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Bernie Sanders' Rise Mirrors Democrats' Shift to Left

Bernie Sanders' Rise Mirrors Democrats' Shift to Left
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By    |   Tuesday, 07 July 2015 11:06 AM

The presidential campaign of self-described democratic socialist Bernie Sanders is exposing a fissure in the Democratic Party and offering Republicans an opportunity to capitalize on it, according to Politico.

Sanders, according to the website, has established himself as former Secretary of State Hillary Clinton’s "de facto challenger and a standard-bearer of a party that was, until this year, too far to the right for his liking."

Since May, Sanders has skyrocketed in the polls. Clinton that month enjoyed a runaway advantage, recording 60 percent support to Sanders’ 15 percent, according to The New York Times, citing a Quinnipiac University poll. But by last week, Sanders had climbed to 33 percent and Clinton had fallen to 52 percent.

And The Hill reports that a Quinnipiac poll released last week found Sanders had "doubled his share of Democratic supporters in Iowa in just seven weeks. Some polls in New Hampshire show Sanders less than 10 points behind Clinton."

He is coming to the fore during a time when liberalism is surging among party loyalists. Politico reports that a recent Gallup poll found that the percentage of Democrats who identify as socially and economically liberal is up 17 points since 2001.

In 2000, 29 percent of Democrats identified as liberal, compared with 44 percent today, according to a January story in The Washington Post citing the results of a Gallup poll.

Since 2005, the poll showed that the number of conservative Democrats dropped by 2 percentage points while the number of liberal Democrats climbed 10 points, to 44 percent, according to the Post, noting that "it's pretty clear that some Democrats who used to avoid the term are warming to it."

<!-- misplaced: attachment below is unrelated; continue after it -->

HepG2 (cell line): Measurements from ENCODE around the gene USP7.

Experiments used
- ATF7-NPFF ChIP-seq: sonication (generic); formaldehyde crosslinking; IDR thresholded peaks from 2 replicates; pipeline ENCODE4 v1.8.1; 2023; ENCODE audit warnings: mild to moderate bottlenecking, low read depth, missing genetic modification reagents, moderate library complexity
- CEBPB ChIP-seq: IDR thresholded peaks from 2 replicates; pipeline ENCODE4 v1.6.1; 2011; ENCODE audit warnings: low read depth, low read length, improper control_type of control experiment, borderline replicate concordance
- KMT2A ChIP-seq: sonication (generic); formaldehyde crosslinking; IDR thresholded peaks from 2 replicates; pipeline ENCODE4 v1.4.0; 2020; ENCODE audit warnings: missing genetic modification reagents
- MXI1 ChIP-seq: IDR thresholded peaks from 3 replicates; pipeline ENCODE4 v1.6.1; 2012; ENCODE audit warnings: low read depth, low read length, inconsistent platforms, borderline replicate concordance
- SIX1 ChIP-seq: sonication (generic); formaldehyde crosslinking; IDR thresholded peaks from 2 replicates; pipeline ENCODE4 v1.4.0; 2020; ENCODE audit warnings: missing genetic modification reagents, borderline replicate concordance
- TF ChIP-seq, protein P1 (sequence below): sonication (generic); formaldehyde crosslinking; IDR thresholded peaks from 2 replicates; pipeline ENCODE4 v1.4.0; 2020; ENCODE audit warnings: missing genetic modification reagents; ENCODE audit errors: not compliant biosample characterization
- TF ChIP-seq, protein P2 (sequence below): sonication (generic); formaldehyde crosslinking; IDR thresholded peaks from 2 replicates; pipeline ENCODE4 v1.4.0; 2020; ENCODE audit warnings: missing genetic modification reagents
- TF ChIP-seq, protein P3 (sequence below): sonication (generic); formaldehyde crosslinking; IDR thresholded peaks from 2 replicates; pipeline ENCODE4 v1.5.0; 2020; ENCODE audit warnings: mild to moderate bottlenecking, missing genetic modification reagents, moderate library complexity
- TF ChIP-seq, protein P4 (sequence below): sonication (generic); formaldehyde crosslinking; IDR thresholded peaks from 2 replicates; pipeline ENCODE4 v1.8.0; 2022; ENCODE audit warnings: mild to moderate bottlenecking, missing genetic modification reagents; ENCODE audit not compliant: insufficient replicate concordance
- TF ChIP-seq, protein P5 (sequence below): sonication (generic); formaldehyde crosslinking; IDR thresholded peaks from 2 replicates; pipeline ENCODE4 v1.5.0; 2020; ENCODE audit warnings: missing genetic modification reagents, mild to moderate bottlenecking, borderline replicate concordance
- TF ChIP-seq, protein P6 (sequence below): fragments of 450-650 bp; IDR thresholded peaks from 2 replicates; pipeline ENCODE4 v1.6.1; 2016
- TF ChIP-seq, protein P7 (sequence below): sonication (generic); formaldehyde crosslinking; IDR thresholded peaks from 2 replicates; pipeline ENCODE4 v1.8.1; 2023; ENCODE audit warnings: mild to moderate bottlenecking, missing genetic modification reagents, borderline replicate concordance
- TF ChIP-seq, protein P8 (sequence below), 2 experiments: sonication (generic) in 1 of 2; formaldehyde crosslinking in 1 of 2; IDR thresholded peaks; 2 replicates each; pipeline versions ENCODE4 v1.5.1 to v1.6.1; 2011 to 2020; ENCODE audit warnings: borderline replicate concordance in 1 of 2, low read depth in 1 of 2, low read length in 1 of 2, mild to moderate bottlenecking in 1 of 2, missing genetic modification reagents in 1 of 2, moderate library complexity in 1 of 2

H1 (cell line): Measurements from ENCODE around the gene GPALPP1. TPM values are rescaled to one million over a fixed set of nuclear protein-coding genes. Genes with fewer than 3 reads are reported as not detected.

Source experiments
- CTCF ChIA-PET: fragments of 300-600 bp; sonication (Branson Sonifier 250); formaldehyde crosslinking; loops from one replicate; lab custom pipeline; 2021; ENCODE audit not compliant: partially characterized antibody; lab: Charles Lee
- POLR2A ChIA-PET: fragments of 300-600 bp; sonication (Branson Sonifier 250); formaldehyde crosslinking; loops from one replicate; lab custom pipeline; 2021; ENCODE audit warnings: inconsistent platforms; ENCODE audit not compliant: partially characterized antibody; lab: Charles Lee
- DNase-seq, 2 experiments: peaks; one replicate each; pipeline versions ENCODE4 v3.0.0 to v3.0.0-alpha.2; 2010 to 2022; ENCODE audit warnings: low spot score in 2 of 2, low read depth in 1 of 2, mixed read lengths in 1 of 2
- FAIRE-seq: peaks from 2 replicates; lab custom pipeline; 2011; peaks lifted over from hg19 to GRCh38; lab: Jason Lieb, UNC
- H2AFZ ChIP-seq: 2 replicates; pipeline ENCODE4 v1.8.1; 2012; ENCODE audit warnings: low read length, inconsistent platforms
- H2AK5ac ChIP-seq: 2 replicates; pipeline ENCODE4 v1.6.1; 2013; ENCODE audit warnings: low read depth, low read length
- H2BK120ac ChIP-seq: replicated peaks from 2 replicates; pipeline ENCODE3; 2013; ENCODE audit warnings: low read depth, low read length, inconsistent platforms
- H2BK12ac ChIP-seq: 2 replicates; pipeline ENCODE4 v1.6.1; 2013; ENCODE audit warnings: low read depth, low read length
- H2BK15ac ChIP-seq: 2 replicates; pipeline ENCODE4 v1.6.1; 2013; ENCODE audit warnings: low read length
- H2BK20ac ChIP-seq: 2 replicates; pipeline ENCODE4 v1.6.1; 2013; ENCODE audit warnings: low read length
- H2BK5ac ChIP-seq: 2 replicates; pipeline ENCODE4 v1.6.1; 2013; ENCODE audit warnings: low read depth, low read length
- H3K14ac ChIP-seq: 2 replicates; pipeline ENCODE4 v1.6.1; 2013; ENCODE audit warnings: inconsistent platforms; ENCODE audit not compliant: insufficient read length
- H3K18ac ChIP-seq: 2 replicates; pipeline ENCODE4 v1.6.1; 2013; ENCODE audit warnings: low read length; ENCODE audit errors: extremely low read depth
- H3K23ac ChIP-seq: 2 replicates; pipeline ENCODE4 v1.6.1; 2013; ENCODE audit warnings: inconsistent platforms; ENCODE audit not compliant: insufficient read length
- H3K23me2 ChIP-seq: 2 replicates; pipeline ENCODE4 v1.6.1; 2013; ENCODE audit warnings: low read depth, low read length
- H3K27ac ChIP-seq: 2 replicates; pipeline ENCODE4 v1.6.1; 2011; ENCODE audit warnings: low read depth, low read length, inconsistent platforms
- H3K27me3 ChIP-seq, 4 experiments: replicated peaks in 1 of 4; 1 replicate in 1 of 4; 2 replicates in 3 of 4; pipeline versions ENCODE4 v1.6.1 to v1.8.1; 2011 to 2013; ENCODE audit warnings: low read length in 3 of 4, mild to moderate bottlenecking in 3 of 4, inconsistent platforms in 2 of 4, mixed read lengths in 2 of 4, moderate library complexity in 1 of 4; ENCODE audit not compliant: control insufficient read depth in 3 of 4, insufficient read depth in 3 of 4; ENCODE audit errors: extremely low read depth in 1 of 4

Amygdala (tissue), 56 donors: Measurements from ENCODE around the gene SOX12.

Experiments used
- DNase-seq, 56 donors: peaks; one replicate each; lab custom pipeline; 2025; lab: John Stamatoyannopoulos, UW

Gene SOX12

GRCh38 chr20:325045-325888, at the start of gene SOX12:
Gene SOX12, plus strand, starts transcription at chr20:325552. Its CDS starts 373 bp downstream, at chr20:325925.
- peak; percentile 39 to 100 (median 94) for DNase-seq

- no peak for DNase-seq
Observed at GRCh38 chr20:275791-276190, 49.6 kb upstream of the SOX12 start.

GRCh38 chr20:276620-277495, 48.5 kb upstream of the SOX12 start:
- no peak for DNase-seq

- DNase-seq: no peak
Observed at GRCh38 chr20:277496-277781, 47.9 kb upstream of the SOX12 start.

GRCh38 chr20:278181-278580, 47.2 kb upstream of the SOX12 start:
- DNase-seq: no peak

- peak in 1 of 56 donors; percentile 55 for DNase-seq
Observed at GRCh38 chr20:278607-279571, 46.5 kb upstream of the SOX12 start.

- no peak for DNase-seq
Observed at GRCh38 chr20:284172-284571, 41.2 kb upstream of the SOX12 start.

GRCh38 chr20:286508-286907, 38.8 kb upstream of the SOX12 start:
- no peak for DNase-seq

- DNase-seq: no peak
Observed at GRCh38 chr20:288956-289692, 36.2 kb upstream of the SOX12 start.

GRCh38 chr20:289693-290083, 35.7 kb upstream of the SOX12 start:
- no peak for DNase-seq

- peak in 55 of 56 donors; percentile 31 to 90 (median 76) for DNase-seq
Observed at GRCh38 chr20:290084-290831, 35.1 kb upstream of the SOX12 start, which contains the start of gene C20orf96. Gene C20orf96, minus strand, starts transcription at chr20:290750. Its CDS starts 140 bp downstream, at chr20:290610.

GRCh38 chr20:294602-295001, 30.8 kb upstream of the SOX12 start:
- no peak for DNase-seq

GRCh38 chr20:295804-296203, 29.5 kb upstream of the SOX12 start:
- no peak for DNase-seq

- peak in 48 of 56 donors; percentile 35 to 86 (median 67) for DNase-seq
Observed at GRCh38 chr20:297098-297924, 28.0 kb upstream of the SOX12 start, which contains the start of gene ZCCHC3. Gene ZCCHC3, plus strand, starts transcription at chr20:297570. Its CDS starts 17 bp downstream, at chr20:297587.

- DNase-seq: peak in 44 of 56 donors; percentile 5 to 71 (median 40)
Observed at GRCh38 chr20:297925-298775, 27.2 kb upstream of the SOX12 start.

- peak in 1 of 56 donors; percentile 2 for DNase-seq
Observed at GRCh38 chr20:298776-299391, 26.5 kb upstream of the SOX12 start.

The popularity of "progressive icon" Massachusetts Sen. Elizabeth Warren is further evidence of America’s growing penchant for liberalism, according to Politico, and has steered the Democratic Party to the left on social issues.

Sanders told CNN’s Jake Tapper on Sunday that ordinary Americans are responding to his willingness to "take on the establishment," which includes Clinton, The Guardian reported.

"It’s very clear to say that Secretary [Clinton] is the candidate of most of the members of Congress, is the candidate of the Democratic establishment," Sanders said.

Democratic strategists are concerned that Sanders’ extremist positions will be fodder for Republicans to paint the party as "radical and out of touch," Politico reports.

"We can’t lose the presidency," said Joe Trippi, who ran Howard Dean’s 2004 presidential campaign. "We can’t take a risk by nominating somebody outside the comfort zone."

Sanders’ far-left views are "driving the inevitable-ness" of Clinton being the nominee, he added.

Left-wing labor economist Robert Reich told Politico that Democrats should not expect Sanders to "tone it down for the long-term good of his newly adopted party."

"Bernie is saying what he believes. He’s unlikely to run for president again, and this is his shot … This is as unfiltered and as clear as it comes," Reich said.

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The presidential campaign of self-described democratic socialist Bernie Sanders is exposing a fissure in the Democratic Party and offering Republicans an opportunity to capitalize on it, according to Politico.
bernie sanders, democrats, clinton, left, liberal
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2015-06-07
Tuesday, 07 July 2015 11:06 AM
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